There’s a budget for protection of the Royal Family, too. We don’t get to know what it is or what it pays for because the details are rather secret, much like those of the protection details for the Prime Minister. Who gets pretty much the same treatment.


There’s also the argument that if there were a President instead of a Prime Minister, the cost of maintaining the Royal Family would simply go to maintaining the family of the President.

This is a little silly and short-sighted. We already have a Prime Minister – renaming the leader of the elected parliament ‘the President’ wouldn’t change how much it cost to protect them. It wouldn’t give them a different job, realistically. It would just take out another level of government that hasn’t actually decided to do anything but accept the decision of parliament in every case since she became Queen.

Some will say that I’m a republican and I should leave the UK because I don’t see the value of the history behind the Royal Family. Of course I see the historical value. I also see the historical value in the Roman Empire but it doesn’t mean that I think we should unseat the elected representative of Italy and replace him with a new Emperor…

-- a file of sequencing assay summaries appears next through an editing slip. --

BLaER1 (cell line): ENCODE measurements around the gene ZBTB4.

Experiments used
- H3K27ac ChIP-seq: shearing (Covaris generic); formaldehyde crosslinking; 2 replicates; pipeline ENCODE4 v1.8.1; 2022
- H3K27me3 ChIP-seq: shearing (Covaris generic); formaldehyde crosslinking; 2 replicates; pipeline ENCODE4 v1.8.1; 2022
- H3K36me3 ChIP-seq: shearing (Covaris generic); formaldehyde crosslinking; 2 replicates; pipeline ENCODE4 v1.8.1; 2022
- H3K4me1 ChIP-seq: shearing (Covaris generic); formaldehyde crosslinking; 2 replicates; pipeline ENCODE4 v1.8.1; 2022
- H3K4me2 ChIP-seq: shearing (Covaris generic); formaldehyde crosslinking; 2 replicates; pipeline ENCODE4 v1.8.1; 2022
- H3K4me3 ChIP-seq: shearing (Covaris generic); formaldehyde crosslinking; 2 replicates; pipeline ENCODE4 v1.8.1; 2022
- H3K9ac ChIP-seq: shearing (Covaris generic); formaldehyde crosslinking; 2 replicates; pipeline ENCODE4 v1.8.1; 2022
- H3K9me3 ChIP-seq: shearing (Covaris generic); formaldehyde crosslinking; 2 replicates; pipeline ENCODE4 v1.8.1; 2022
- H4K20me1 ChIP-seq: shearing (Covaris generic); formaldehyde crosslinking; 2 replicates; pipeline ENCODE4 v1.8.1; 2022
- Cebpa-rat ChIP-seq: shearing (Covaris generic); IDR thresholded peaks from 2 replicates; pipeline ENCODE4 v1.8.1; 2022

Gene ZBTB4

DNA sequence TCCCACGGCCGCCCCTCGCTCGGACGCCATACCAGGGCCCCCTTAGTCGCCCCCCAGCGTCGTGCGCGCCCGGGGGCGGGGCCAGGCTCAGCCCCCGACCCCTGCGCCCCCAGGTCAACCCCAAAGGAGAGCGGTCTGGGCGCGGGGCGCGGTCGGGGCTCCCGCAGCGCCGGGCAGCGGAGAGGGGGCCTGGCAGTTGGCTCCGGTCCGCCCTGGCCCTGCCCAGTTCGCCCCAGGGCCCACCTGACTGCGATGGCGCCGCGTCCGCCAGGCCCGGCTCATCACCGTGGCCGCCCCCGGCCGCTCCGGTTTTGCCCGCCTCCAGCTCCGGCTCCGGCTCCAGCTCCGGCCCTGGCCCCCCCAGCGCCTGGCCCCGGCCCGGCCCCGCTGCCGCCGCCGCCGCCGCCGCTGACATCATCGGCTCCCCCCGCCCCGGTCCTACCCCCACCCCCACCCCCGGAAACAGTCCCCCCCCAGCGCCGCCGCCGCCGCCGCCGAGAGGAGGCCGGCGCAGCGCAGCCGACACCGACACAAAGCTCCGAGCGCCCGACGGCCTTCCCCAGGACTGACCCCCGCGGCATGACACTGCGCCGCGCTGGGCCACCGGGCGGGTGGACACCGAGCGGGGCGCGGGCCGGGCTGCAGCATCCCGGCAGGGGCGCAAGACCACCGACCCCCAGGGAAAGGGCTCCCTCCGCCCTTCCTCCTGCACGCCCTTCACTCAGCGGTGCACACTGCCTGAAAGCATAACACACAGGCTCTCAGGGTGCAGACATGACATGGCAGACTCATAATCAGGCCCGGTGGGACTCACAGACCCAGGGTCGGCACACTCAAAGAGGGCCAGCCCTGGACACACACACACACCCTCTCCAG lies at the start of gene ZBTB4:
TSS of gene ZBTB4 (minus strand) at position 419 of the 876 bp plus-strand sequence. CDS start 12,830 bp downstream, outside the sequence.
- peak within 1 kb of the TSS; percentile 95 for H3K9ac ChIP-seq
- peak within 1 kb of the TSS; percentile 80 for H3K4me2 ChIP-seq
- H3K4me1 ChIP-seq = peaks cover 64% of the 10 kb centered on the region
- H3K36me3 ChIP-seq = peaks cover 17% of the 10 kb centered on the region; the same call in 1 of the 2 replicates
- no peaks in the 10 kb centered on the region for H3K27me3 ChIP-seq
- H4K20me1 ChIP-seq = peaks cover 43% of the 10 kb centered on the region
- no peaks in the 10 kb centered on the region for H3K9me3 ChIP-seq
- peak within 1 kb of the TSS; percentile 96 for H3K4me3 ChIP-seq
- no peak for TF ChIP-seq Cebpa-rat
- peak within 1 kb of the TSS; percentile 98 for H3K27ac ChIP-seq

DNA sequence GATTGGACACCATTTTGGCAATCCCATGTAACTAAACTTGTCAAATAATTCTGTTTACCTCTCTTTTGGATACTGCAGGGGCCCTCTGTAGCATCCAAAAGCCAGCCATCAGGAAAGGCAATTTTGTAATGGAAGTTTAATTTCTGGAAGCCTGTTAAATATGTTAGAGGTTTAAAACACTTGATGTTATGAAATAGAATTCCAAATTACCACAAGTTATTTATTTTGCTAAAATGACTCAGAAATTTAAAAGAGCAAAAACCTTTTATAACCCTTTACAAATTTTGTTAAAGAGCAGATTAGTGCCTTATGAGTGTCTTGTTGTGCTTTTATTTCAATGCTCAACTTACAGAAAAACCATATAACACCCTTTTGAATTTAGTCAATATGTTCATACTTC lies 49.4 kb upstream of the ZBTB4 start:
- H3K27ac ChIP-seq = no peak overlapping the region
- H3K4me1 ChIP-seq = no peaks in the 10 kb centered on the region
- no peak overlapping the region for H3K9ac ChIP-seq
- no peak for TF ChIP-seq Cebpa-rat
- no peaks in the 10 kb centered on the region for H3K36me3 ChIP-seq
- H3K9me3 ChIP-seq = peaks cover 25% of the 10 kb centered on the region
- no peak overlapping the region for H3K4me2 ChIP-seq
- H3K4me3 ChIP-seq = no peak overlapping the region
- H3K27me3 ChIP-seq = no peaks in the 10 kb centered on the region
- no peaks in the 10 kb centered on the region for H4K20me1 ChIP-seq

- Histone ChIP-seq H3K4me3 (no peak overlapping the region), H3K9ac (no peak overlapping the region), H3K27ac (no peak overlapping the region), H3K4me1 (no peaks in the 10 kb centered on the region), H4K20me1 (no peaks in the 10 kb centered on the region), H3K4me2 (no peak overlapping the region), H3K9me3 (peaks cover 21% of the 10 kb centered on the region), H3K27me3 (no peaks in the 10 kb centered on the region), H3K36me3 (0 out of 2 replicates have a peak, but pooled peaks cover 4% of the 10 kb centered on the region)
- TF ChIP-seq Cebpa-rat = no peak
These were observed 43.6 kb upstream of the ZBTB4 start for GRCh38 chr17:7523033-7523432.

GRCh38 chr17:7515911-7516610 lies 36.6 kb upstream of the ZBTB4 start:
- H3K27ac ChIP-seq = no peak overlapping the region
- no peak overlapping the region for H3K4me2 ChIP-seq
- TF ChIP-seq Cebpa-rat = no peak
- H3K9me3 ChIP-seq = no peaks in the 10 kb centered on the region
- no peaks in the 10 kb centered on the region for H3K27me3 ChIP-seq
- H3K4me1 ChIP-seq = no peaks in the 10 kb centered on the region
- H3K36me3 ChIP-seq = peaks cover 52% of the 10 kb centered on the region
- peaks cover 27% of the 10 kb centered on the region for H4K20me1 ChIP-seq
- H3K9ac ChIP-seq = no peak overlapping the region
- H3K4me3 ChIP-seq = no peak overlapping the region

We have not exactly demonstrated our competency on the world stage these last few years. The fiasco of Brexit, currency fluctuations that are starting to make even the doubters wonder why we didn’t adopt the Euro when we had the chance, and a ridiculous snap election that cost millions and netted no actual change in government.


It’s not too late, though.

We may have been lied to (especially by people who paint buses) about all the money we could save by leaving the European Union, but we could most certainly save a vast amount of money by leaving the Royals to their own (rather large) financial devices.

Nationalising all Crown lands and using their revenue to invest in the country rather than in the upkeep of an ancient tradition would save a few hundred million quid, which would go a long way.

And that’s without the obvious step to be taken in tandem, eliminating the intermediary body, the House of Lords – another hideous anachronism of a monarchy. No more Queen, no more Lords and Ladies, no more painful expenses.


Nothing personal against the Queen, though – she’s probably far more intelligent and much more of a feminist than the vast majority of the politicians in government today. But unless she wants to run for office, there’s no place in a modern state for an unelected leader.

Equality is the right of all women and men and the monarchy is, quite simply, an insult to that equality. If that’s not enough reason in itself for you, do you truly believe that we are all equal in the first place?


One comment

  1. Yessss, I am with you on this. I must confess I don’t know tonnes about the royal family and the pro’s of having a monarchy but I can’t help but feel it’s outdated and not right for us anymore.